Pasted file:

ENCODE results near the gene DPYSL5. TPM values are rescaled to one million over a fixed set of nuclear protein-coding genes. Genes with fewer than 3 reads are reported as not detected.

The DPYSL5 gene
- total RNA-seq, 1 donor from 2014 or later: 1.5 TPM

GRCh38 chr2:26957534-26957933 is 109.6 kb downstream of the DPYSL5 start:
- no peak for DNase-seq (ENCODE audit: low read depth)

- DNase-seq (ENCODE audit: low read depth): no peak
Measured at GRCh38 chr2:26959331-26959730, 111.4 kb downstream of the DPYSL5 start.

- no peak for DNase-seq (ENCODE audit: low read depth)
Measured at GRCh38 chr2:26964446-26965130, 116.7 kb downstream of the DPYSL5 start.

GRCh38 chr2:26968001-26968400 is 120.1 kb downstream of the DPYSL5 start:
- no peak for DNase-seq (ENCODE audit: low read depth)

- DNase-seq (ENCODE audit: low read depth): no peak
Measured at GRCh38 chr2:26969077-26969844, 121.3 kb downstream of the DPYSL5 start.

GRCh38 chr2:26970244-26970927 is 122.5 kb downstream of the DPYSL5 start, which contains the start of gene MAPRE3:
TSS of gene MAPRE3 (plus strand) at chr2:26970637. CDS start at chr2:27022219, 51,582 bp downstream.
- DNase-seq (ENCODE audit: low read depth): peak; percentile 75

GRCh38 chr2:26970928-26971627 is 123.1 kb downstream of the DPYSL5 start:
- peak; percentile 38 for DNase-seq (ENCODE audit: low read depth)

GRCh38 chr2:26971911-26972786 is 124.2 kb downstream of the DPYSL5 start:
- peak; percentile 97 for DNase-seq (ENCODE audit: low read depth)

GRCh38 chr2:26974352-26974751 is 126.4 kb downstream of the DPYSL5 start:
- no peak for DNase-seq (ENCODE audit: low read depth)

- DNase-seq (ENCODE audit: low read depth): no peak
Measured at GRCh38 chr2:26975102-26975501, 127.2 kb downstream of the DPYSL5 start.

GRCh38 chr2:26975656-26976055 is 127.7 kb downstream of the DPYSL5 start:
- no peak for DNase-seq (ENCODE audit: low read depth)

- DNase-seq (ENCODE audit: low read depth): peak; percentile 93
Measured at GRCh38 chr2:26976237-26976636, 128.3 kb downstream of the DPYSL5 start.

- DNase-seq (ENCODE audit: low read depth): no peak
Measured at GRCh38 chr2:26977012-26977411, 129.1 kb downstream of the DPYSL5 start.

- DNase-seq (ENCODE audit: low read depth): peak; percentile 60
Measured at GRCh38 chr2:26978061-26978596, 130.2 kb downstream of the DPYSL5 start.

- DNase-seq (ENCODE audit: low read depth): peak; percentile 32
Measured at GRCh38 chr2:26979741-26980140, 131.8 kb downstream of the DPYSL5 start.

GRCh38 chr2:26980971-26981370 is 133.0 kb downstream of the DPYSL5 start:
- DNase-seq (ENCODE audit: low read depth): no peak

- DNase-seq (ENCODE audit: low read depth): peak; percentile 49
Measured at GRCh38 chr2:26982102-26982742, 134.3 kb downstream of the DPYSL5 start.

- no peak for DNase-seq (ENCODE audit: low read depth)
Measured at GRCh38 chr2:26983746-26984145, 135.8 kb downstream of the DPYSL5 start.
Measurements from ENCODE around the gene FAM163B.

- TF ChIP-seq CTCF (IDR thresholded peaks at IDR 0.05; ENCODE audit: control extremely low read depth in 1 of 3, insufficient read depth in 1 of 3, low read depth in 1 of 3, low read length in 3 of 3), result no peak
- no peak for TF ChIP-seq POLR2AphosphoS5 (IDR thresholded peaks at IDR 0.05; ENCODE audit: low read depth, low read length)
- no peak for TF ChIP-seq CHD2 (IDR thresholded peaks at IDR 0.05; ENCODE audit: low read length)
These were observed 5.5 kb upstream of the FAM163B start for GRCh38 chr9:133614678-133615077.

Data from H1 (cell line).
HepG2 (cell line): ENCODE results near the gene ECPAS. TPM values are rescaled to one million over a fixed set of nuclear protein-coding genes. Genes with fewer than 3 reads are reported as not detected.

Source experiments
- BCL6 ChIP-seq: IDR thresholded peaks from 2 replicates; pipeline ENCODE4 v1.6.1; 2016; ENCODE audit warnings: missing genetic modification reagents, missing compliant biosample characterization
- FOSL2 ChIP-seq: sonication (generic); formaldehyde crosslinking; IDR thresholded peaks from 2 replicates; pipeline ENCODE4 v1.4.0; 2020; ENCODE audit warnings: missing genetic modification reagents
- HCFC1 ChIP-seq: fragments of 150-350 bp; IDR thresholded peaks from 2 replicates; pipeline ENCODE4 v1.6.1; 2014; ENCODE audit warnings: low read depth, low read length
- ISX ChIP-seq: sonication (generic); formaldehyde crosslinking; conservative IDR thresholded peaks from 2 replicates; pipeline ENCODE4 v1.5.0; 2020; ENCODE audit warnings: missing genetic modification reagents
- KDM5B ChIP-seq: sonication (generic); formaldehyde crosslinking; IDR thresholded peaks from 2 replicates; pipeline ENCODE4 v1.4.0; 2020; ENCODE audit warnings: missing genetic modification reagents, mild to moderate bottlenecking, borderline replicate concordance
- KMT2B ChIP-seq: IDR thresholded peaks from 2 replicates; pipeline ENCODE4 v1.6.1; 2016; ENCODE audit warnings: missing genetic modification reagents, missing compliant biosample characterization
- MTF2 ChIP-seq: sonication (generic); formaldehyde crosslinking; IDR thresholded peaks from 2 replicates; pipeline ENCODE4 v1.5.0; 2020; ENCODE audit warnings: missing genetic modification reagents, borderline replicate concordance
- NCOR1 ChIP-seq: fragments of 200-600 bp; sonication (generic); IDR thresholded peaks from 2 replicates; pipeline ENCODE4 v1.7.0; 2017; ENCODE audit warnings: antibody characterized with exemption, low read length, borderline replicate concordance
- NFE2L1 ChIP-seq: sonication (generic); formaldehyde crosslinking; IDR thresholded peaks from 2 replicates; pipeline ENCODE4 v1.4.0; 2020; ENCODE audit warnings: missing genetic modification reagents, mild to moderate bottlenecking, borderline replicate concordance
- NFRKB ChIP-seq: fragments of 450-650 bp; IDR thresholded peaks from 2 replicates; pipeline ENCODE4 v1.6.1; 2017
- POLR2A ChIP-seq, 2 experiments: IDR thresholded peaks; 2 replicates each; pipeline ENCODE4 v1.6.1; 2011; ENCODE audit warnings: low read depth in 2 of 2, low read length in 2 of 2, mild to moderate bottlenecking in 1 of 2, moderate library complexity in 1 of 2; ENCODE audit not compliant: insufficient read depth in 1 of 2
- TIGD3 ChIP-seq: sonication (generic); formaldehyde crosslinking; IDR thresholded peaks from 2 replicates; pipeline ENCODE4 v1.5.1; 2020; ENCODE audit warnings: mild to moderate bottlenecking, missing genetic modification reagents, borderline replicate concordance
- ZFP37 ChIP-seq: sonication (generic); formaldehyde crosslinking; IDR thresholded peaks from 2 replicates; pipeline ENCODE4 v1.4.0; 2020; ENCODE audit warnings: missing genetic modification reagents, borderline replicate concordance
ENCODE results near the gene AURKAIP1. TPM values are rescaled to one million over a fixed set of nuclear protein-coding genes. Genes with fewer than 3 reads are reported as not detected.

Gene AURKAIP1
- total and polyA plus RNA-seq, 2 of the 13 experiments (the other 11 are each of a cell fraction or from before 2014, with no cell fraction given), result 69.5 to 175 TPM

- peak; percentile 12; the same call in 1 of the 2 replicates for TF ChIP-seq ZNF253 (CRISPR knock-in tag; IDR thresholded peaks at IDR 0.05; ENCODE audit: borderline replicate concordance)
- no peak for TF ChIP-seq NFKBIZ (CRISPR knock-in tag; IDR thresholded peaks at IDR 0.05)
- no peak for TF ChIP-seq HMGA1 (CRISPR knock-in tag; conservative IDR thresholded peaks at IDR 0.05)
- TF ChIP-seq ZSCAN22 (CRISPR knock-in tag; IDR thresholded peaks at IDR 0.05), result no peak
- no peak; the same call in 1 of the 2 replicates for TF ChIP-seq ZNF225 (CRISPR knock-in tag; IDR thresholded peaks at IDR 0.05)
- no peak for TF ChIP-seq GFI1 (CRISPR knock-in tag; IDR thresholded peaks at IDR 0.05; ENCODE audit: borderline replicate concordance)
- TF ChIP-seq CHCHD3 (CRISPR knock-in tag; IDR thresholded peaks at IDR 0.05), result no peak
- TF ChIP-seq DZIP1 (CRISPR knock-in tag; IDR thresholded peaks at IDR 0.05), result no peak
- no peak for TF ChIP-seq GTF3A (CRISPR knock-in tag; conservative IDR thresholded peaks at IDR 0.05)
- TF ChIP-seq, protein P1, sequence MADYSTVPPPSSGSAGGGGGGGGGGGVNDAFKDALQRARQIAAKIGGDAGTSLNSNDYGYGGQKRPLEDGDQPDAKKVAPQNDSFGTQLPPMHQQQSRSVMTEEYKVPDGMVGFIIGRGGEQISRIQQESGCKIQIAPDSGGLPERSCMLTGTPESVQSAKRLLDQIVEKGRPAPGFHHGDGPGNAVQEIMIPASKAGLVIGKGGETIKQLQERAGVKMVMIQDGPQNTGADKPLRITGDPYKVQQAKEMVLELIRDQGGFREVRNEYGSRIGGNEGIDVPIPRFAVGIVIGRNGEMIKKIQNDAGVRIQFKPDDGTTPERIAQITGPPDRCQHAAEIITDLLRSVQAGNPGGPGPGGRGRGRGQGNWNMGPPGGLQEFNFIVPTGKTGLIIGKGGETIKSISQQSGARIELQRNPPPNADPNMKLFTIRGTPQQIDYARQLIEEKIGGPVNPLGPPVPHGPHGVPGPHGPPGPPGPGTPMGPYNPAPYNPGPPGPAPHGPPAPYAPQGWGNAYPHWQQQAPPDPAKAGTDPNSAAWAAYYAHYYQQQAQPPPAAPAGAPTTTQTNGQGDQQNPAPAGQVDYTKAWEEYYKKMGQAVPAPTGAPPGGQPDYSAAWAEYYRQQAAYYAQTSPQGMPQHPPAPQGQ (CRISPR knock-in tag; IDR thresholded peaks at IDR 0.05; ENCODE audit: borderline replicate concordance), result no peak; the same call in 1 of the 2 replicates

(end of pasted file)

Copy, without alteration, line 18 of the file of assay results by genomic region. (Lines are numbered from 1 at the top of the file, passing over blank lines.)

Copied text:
- peak; percentile 38 for DNase-seq (ENCODE audit: low read depth)